Growing up in Canada, I rarely ever saw trains that were used to ferry people from one place to another. Trains were these massive vehicles used to carry raw materials to factories, and finished goods to ports. It wasn't until I was in my final year in high school that I even stepped foot on a real train1, taking the venerable GO from Burlington to Mississauga with a friend. So with this in mind, it probably comes as no surprised that I was shocked to see a freight train run through a commuter station on my very first trip to Japan in 2006. In a country where the most common means of killing oneself is to leap in front of these massive engines of steel, one would think the freight trains would be kept a little distant from potentially distraught individuals.
Like many kids, I had a train set while growing up. One of my favourite cars was the uncovered hopper. Not understanding that an electric toy train was not quite as powerful as the 5,000 horsepower diesel engines, I would try loading up the hoppers with model gravel, or sand. A true hobbyist knows that the gravel and sand available at the shops are typically glued to paper or some sort of plastic to simulate a fully-loaded hopper, but I would dump the entire contents of the bag into two cars, and stack 20 hoppers up. All in all, the rolling weight must have been close to two kilograms … far more than a single SD40-2 model engine could pull. But it tried. Oh, how it tried.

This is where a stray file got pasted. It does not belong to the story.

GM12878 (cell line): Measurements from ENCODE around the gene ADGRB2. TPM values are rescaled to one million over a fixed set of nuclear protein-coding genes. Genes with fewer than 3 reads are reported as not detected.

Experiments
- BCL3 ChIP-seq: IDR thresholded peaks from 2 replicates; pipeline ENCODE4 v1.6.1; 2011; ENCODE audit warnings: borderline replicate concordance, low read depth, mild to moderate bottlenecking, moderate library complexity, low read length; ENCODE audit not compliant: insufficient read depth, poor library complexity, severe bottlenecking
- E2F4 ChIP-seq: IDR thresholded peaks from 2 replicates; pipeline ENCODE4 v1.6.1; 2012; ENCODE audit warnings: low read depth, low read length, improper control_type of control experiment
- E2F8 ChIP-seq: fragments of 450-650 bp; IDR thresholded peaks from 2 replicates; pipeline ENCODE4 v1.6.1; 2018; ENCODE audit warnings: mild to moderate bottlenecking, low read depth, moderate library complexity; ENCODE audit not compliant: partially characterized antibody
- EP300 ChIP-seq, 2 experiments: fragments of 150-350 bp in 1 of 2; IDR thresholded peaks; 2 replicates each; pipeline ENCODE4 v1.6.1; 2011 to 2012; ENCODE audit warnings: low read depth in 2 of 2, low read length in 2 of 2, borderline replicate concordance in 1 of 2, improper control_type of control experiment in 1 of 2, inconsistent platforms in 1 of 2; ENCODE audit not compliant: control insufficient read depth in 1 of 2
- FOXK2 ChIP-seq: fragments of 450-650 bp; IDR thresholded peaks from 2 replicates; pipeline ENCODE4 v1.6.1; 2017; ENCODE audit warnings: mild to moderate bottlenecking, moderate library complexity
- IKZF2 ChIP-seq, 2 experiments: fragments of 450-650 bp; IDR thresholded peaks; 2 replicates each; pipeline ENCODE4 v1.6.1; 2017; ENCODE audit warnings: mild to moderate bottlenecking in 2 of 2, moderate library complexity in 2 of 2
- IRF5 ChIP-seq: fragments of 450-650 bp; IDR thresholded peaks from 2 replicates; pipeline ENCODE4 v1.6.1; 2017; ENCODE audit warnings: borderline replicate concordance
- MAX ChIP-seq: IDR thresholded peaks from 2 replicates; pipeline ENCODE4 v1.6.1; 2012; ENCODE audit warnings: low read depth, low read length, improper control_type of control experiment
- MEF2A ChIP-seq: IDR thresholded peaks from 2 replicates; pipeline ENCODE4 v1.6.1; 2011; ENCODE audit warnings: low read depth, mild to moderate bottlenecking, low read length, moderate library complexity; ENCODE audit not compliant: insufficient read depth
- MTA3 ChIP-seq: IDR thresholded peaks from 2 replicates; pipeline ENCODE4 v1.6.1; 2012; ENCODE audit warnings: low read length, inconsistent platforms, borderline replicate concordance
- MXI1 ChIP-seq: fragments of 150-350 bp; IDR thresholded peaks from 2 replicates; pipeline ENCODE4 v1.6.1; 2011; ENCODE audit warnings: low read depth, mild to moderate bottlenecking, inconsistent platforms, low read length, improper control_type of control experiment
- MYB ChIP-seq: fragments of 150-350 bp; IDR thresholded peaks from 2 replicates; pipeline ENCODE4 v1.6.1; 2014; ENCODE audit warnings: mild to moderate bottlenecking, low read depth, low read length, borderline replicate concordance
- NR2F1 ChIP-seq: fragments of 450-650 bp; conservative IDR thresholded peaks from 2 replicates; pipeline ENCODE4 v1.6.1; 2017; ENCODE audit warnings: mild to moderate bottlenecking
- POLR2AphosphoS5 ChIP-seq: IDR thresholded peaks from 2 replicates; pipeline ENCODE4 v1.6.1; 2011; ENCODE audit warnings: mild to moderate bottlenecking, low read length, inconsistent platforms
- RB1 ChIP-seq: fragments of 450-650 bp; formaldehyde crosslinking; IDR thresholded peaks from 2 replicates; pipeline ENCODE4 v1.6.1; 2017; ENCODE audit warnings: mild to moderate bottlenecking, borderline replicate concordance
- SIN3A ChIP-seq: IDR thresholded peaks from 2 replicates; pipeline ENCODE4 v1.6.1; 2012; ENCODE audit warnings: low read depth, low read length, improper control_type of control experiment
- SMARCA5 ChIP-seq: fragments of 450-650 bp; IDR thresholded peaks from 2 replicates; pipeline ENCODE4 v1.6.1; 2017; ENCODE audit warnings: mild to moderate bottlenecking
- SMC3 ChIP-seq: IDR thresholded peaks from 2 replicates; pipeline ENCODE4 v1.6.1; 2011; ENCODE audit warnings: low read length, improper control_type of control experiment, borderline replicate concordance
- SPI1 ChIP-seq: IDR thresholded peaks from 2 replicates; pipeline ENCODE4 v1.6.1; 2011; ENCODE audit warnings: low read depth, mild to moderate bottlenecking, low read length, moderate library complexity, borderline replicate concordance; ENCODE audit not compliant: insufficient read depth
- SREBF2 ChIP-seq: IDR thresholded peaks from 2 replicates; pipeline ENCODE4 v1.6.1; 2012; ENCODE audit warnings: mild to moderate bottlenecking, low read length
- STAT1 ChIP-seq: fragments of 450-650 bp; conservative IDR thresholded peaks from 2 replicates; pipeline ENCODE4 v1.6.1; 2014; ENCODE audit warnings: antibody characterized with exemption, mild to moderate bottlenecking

I can still remember the smell of the over-heating windings to this day …
Since those youthful days from summers long past, I have considered getting back into model trains. I wouldn't want to go so far as to be a 電車オタク2, but I would enjoy setting up a room with a nice model set that slowly gets built up over time to look like a little town at scale. Doing something like this would get me away from computers for a while and, should the wife and I have children one day, I'd have something tangible to share with my daughter or son.
Like many hobbies, running a model railroad is not cheap. An untold amount of time and money would go into building a make-believe little world from plastic and copper, but the rewards would be innumerable. The problem, though, is that the little 1DK the wife and I live in just does not have the space for such an extravagance.
A man3 can dream, though.